My experience cross-country skiing did not start out as a Lonescapade. I am vacationing with my mom in Park City, Utah this week, who is an experienced downhill skier (compared to me), but we decided to try skiing on flat ground. Park City is completely blanketed in snow this time of year, so I suppose it makes sense that every type of terrain has a winter sport. I’d seen these flat-land skiers as we drove around the city. As a runner, I thought it would be a good snow-sport transition for me. I did not realize that cross-country skiing is a full body workout.
My mom and I took a cross-country ski class that lasted about an hour. The best way I can describe it is almost like taking a walk wearing skis. You slide your feet parallel to each other, but also use the poles to push behind you. After a while you feel it in your calves and shoulders. It’s a bit awkward at first, some people fell multiple times. I managed to stay vertical, but came close to falling a few times.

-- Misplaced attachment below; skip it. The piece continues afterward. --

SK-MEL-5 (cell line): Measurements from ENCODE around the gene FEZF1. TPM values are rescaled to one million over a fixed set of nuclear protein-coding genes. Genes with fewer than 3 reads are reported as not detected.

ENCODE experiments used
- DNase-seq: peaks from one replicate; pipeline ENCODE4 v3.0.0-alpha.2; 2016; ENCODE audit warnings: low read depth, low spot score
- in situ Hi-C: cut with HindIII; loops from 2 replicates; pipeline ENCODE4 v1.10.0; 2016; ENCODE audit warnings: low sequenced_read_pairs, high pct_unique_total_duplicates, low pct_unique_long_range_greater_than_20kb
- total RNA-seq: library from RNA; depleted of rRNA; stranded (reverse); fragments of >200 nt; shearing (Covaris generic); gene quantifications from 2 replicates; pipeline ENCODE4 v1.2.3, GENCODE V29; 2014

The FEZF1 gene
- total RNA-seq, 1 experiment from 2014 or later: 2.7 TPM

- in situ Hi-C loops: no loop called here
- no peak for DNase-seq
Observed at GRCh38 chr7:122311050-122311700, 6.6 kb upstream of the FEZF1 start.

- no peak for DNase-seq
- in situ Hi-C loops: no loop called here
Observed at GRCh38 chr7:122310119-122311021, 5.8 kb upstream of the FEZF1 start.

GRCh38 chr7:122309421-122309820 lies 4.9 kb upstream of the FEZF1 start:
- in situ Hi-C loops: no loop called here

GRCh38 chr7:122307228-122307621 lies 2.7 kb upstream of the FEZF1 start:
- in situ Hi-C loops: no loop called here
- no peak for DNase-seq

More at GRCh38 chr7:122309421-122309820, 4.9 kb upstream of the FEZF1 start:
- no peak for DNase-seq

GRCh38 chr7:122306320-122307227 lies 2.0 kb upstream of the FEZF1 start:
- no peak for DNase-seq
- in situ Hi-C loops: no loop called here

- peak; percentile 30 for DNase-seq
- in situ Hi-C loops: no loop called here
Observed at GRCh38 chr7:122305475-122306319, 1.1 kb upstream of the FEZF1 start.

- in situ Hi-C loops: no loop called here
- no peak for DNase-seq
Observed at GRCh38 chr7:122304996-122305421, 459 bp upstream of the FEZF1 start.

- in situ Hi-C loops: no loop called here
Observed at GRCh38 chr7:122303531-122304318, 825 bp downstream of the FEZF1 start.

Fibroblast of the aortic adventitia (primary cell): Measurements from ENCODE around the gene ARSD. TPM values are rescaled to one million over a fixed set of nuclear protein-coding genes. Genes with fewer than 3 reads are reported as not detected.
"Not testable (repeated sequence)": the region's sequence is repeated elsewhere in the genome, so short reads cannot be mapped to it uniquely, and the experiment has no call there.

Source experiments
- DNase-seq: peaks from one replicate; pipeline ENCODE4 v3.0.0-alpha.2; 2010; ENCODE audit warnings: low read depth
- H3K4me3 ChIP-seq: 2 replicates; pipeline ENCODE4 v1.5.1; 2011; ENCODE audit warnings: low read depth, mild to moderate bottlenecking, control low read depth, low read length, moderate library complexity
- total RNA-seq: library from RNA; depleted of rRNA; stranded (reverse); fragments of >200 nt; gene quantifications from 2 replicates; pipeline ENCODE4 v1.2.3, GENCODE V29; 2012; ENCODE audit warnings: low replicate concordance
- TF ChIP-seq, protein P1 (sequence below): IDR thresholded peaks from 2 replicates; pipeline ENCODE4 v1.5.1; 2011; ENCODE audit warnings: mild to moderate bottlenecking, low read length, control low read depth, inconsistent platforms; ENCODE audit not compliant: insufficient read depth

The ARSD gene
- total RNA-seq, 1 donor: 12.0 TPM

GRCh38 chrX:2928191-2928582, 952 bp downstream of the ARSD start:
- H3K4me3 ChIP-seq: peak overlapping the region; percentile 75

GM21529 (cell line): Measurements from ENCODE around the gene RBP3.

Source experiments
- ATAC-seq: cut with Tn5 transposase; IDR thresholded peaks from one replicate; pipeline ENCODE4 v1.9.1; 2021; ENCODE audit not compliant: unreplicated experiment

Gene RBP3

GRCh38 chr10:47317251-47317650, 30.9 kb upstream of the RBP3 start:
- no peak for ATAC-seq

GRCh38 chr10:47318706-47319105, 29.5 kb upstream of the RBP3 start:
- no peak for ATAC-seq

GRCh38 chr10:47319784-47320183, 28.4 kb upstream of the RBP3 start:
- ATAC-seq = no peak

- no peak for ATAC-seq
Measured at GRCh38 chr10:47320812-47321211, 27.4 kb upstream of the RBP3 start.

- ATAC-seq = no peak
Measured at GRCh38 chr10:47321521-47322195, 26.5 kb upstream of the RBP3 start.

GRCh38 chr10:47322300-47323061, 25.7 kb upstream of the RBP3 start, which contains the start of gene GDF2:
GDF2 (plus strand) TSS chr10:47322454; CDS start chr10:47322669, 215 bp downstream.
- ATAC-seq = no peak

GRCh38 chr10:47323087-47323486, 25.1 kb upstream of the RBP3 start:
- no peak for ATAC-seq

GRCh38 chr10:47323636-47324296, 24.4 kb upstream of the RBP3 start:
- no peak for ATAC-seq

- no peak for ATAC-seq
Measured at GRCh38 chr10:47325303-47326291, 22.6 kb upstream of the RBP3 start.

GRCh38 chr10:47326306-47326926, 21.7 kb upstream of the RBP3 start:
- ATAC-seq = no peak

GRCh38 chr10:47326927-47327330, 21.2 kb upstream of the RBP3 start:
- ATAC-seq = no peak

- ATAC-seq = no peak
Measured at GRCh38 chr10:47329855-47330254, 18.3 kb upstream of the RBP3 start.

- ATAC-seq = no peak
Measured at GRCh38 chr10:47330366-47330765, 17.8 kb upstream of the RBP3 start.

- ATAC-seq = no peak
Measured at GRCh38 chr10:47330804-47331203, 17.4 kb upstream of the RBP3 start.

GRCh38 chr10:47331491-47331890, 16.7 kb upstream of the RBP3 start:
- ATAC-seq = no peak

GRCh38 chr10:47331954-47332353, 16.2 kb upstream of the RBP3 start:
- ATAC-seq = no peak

The instructors took us on about a 3 kilometer course. After the class, my mom decided she would stick to slope skiing and retired her cross-country skis (this is where it actually becomes a Lonescapade). I went out on another course on my own for about two hours.
Park City is nothing short of beautiful. The community is highly sensitive about development and much of the land is protected. Being down on flat ground below, surrounded by the mountains and aspen trees, sprinkled through with lodge-style homes, you feel connected to nature and the scenery. Especially on the sunny, clear day that I was able to do it.
Cross-country skiing, while it has many enthusiasts, does not touch downhill skiing in terms of popularity, at least not in Park City. I had the course mostly to myself, which was very tranquil and gave me some space to enjoy the lovely landscape.